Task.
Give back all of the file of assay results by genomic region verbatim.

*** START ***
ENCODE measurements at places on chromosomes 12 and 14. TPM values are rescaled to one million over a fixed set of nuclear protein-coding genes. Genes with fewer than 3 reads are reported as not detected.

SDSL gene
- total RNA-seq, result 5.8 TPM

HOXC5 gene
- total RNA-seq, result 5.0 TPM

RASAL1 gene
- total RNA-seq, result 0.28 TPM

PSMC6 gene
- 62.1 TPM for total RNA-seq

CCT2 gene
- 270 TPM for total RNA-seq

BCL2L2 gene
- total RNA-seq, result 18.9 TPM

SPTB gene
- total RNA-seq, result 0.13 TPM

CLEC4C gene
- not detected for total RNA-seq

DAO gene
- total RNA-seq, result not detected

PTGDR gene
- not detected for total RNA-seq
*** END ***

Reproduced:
ENCODE measurements at places on chromosomes 12 and 14. TPM values are rescaled to one million over a fixed set of nuclear protein-coding genes. Genes with fewer than 3 reads are reported as not detected.

SDSL gene
- total RNA-seq, result 5.8 TPM

HOXC5 gene
- total RNA-seq, result 5.0 TPM

RASAL1 gene
- total RNA-seq, result 0.28 TPM

PSMC6 gene
- 62.1 TPM for total RNA-seq

CCT2 gene
- 270 TPM for total RNA-seq

BCL2L2 gene
- total RNA-seq, result 18.9 TPM

SPTB gene
- total RNA-seq, result 0.13 TPM

CLEC4C gene
- not detected for total RNA-seq

DAO gene
- total RNA-seq, result not detected

PTGDR gene
- not detected for total RNA-seq